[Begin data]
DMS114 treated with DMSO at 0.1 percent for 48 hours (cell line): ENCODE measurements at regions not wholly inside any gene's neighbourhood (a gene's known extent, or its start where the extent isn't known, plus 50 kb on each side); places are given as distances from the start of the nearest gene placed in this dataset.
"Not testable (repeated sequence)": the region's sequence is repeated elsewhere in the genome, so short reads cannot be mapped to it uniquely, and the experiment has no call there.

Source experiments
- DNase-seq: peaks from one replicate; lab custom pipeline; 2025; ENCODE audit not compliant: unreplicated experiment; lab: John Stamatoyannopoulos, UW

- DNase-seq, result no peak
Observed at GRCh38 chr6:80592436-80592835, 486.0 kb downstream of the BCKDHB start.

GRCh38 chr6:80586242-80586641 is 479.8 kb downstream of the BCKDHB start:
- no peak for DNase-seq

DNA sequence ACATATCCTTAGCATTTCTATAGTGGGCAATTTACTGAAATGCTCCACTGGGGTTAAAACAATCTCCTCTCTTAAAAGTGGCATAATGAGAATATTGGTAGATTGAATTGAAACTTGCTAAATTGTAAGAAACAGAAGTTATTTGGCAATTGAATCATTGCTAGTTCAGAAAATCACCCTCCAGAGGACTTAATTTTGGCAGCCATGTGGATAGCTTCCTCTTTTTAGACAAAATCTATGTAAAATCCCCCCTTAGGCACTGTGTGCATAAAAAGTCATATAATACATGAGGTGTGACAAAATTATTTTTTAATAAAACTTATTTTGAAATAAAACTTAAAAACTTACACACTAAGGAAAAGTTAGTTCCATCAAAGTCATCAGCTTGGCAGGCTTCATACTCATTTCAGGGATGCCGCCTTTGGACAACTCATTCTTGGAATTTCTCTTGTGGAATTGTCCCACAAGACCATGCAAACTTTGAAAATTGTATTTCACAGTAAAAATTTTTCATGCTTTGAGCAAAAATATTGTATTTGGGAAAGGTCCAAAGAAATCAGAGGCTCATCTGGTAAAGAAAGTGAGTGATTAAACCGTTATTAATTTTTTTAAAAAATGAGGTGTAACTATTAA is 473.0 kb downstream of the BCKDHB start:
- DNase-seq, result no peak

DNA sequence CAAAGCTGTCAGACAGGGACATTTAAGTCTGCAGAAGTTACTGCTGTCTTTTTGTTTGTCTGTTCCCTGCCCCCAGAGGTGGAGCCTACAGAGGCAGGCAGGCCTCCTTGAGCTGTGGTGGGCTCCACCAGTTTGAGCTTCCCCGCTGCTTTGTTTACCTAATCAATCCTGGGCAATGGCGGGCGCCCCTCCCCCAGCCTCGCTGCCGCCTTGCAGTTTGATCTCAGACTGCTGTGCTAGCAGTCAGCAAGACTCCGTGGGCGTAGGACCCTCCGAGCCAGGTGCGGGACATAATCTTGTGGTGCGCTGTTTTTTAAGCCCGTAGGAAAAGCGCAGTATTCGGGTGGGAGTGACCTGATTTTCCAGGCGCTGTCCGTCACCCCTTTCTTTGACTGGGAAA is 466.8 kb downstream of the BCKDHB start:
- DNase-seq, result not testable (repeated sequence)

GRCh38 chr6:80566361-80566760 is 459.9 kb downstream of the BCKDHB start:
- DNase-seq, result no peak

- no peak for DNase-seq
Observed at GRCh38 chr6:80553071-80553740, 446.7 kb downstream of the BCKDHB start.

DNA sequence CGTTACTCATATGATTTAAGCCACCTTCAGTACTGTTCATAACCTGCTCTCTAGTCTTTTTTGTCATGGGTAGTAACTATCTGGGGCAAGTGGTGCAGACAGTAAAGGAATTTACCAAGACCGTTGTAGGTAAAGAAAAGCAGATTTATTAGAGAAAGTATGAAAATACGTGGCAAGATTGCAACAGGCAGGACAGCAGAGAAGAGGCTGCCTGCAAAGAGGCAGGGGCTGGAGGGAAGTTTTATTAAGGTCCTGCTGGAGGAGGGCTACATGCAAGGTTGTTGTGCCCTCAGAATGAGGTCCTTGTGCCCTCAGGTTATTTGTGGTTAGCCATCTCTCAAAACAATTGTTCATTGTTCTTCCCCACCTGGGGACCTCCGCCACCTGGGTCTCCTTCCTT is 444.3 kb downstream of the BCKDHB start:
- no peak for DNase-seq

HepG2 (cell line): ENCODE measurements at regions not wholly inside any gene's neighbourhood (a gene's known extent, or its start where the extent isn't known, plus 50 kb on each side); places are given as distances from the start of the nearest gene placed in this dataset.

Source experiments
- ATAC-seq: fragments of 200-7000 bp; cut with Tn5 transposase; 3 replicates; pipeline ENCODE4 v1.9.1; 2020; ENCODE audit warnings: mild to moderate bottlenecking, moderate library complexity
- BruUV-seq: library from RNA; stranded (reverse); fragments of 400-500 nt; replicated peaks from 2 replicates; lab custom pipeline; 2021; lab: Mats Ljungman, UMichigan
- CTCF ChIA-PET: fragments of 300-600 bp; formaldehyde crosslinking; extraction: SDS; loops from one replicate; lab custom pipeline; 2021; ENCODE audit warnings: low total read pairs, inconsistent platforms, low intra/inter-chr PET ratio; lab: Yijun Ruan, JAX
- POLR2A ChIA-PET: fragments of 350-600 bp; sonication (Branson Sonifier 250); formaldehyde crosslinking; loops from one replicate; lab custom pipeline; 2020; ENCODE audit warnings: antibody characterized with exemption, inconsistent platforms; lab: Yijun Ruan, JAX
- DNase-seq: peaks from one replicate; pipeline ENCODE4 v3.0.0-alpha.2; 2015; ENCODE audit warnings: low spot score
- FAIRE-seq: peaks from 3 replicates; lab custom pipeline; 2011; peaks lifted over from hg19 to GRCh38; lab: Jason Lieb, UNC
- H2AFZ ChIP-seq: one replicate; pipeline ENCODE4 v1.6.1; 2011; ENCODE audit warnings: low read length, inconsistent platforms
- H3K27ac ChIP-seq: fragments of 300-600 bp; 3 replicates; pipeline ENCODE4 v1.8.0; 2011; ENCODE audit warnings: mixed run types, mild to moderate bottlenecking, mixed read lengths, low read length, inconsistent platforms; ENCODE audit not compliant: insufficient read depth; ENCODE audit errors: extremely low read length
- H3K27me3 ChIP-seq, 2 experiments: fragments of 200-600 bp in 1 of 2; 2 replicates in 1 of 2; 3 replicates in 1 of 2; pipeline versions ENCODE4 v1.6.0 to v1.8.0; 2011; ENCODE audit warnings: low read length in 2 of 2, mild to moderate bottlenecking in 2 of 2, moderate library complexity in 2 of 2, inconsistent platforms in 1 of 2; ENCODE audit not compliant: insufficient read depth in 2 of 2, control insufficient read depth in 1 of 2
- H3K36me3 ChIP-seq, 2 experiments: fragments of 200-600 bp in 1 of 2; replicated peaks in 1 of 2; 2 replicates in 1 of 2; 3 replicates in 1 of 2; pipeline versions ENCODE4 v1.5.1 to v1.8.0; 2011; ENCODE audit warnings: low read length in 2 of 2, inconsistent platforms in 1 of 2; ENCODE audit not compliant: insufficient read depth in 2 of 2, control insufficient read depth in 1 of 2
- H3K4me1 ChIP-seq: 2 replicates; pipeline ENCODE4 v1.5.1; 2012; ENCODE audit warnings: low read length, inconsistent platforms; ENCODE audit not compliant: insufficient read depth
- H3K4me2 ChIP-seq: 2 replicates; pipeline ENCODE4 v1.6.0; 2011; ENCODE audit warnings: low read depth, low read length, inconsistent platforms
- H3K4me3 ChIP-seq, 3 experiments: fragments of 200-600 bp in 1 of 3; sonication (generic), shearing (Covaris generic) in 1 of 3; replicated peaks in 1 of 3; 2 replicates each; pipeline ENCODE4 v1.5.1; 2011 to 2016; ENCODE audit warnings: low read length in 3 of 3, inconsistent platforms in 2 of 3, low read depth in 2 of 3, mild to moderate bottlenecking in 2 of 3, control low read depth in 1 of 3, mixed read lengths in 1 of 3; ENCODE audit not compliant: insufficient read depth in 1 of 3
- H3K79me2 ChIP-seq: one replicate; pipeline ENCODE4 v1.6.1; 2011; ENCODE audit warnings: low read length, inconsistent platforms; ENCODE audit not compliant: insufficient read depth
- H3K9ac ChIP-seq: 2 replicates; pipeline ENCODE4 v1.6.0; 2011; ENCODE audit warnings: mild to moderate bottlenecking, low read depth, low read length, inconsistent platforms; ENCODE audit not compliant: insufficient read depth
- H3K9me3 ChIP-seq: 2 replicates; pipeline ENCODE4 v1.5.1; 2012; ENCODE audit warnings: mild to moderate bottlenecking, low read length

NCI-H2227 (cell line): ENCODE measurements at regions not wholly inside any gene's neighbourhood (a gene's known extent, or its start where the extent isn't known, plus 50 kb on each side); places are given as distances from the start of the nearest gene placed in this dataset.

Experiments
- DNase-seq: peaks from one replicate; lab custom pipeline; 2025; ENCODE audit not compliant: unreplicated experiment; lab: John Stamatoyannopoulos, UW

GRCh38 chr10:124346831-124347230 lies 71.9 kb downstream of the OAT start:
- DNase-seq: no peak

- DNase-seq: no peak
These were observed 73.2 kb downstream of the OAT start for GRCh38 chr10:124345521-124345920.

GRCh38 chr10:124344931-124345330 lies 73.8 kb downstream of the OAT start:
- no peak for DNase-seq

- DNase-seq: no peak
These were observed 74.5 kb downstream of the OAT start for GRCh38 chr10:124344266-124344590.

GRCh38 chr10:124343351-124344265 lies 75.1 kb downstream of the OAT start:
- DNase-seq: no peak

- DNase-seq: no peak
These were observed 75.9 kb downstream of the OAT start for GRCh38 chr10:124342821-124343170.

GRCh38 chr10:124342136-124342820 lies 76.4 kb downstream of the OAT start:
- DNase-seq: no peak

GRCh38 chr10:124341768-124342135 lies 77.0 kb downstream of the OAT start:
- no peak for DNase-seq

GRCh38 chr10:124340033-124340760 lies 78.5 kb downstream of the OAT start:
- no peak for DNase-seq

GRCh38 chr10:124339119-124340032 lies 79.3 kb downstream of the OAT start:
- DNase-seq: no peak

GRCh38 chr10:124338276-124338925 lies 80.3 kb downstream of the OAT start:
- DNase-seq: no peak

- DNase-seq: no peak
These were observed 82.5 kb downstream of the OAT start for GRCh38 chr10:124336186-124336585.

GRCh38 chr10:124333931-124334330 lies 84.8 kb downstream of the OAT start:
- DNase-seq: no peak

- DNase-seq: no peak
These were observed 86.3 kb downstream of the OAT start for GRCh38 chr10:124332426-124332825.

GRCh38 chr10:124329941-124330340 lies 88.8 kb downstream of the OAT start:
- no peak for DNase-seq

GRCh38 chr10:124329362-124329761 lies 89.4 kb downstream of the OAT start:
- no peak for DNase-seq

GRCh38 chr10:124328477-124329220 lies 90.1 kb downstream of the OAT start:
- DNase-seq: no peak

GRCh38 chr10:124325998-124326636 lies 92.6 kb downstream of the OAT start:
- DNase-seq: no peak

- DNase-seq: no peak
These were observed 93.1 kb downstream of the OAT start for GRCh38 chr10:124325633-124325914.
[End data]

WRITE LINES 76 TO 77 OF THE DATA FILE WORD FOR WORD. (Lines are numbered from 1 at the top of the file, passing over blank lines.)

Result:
- DNase-seq: no peak
These were observed 93.1 kb downstream of the OAT start for GRCh38 chr10:124325633-124325914.